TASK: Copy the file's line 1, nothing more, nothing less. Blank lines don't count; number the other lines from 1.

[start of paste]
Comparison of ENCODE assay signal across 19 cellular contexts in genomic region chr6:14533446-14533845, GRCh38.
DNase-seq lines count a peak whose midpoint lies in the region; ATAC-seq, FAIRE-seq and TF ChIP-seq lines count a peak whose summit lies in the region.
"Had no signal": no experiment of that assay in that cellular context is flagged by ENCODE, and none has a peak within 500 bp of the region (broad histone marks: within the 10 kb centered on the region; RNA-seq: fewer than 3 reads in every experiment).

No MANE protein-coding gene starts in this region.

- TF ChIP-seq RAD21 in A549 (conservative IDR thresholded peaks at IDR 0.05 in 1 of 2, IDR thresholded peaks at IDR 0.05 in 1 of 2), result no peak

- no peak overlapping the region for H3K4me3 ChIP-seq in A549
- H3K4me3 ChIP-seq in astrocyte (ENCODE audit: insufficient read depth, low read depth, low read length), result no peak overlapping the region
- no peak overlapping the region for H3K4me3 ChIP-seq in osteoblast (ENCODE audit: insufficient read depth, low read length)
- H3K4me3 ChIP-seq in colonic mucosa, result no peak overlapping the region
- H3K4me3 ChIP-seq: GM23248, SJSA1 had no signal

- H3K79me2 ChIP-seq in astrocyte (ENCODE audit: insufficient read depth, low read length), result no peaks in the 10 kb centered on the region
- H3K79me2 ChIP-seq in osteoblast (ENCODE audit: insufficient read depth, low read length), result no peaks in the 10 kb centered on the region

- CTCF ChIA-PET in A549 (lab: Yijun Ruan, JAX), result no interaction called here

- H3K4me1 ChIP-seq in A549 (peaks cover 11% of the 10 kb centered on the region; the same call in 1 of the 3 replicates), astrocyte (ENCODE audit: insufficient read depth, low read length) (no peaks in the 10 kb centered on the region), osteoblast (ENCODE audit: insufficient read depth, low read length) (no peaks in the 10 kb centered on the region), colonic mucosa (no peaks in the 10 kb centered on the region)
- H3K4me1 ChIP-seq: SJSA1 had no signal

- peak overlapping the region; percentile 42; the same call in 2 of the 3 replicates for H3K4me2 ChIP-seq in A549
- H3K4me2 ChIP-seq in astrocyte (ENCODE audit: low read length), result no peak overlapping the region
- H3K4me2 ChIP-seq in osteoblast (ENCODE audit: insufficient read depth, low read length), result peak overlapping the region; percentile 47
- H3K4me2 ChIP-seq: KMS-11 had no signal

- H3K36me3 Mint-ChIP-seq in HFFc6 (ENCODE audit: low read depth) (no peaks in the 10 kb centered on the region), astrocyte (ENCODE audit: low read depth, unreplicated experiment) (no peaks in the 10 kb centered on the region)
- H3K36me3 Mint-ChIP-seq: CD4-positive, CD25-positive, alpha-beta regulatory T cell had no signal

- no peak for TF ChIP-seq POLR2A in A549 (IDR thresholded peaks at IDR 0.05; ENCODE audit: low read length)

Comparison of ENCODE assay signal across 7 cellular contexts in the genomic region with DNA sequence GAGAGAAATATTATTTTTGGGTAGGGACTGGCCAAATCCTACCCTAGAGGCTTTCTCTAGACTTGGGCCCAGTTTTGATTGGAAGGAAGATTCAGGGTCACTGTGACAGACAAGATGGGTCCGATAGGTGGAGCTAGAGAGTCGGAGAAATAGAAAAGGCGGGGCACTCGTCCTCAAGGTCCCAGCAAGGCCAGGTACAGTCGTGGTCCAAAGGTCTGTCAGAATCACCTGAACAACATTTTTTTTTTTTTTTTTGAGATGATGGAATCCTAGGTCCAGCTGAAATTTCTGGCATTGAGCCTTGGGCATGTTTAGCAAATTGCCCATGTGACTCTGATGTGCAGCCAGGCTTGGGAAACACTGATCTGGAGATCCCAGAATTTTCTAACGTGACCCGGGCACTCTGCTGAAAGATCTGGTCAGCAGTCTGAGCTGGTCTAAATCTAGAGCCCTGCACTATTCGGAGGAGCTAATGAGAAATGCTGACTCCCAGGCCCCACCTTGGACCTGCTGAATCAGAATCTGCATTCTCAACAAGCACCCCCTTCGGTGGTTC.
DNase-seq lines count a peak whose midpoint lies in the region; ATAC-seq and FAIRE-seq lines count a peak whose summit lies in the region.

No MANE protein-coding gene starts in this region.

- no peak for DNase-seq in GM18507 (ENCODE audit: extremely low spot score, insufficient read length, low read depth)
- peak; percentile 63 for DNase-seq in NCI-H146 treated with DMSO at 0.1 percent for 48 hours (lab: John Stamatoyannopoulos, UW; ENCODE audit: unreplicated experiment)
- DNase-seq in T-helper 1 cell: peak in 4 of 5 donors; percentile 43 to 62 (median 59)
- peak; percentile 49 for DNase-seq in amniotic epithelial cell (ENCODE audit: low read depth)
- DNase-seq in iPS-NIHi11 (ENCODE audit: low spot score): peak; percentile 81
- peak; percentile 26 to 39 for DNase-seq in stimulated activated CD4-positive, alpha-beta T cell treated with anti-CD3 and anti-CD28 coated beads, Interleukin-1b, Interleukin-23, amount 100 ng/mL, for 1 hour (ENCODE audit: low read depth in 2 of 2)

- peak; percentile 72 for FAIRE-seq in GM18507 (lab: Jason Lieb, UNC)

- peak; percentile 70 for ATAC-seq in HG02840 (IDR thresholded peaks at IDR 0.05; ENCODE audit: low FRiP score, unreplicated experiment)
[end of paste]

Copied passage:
Comparison of ENCODE assay signal across 19 cellular contexts in genomic region chr6:14533446-14533845, GRCh38.